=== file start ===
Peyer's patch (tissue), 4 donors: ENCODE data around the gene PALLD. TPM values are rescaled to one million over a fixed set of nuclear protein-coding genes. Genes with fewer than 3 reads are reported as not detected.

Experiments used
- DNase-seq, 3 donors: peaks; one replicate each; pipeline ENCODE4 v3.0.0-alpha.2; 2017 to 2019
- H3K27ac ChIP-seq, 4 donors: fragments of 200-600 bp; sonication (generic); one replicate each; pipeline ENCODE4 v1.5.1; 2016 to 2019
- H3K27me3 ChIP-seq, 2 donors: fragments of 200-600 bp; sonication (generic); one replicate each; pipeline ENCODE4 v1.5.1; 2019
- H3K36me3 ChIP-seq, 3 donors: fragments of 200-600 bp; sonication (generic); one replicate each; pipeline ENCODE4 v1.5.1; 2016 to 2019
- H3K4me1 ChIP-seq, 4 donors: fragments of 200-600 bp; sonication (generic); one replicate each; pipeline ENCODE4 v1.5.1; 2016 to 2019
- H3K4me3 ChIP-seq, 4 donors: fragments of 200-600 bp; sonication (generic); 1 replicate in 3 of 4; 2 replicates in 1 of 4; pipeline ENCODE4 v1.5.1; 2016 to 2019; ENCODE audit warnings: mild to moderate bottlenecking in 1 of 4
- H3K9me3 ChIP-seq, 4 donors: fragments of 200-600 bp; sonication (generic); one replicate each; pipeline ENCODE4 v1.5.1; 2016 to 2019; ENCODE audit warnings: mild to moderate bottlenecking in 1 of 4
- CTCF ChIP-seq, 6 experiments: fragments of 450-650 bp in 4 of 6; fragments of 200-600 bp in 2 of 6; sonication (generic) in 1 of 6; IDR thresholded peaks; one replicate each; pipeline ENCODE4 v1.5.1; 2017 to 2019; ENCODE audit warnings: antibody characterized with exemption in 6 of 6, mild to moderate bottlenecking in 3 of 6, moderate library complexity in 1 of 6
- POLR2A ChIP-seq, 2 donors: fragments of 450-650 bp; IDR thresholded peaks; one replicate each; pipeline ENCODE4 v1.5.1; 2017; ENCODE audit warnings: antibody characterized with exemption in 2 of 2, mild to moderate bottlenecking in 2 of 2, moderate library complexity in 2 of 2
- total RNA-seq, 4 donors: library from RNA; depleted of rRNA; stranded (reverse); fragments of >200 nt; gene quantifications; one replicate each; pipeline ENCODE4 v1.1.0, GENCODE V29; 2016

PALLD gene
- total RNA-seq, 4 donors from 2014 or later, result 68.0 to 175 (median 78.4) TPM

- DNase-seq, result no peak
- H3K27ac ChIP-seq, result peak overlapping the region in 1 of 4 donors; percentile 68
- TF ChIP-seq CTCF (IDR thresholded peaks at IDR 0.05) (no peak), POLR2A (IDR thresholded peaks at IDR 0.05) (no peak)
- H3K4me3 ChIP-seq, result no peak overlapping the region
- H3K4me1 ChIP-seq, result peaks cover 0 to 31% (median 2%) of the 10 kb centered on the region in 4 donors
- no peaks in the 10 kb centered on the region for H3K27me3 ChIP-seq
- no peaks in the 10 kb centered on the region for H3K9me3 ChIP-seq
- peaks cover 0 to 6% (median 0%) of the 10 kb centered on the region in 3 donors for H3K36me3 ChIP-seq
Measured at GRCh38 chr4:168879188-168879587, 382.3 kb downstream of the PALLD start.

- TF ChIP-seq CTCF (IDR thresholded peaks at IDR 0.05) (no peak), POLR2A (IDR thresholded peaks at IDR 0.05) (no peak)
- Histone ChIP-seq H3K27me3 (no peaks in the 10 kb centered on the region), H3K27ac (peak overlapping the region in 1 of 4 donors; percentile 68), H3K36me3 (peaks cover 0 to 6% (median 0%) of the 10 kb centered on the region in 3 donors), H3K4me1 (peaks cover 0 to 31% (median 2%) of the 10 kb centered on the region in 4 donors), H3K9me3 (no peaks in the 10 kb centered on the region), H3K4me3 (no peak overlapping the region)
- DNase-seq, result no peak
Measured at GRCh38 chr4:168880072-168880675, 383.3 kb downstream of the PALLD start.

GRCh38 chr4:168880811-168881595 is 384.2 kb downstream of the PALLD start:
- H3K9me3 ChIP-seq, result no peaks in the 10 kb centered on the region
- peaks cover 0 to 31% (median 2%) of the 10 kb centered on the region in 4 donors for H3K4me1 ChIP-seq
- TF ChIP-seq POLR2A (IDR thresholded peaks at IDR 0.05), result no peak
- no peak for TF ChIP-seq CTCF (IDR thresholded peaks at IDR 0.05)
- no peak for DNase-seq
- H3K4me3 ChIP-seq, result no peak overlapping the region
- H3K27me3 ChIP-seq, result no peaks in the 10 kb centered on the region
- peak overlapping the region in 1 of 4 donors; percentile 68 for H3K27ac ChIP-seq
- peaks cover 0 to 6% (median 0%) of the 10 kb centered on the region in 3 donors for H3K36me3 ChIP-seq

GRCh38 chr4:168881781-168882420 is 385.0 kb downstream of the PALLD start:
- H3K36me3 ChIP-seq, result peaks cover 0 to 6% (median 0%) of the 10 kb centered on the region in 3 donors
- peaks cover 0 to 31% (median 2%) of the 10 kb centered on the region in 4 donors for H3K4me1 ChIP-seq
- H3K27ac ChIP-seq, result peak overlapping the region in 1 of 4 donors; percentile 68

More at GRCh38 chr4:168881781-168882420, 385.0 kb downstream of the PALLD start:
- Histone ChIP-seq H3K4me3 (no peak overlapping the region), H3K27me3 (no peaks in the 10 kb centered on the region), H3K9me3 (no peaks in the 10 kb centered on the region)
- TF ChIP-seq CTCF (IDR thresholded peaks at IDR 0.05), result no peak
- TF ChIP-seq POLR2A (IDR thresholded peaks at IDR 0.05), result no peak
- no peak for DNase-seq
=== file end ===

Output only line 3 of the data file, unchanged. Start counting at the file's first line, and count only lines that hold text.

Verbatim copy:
- DNase-seq, 3 donors: peaks; one replicate each; pipeline ENCODE4 v3.0.0-alpha.2; 2017 to 2019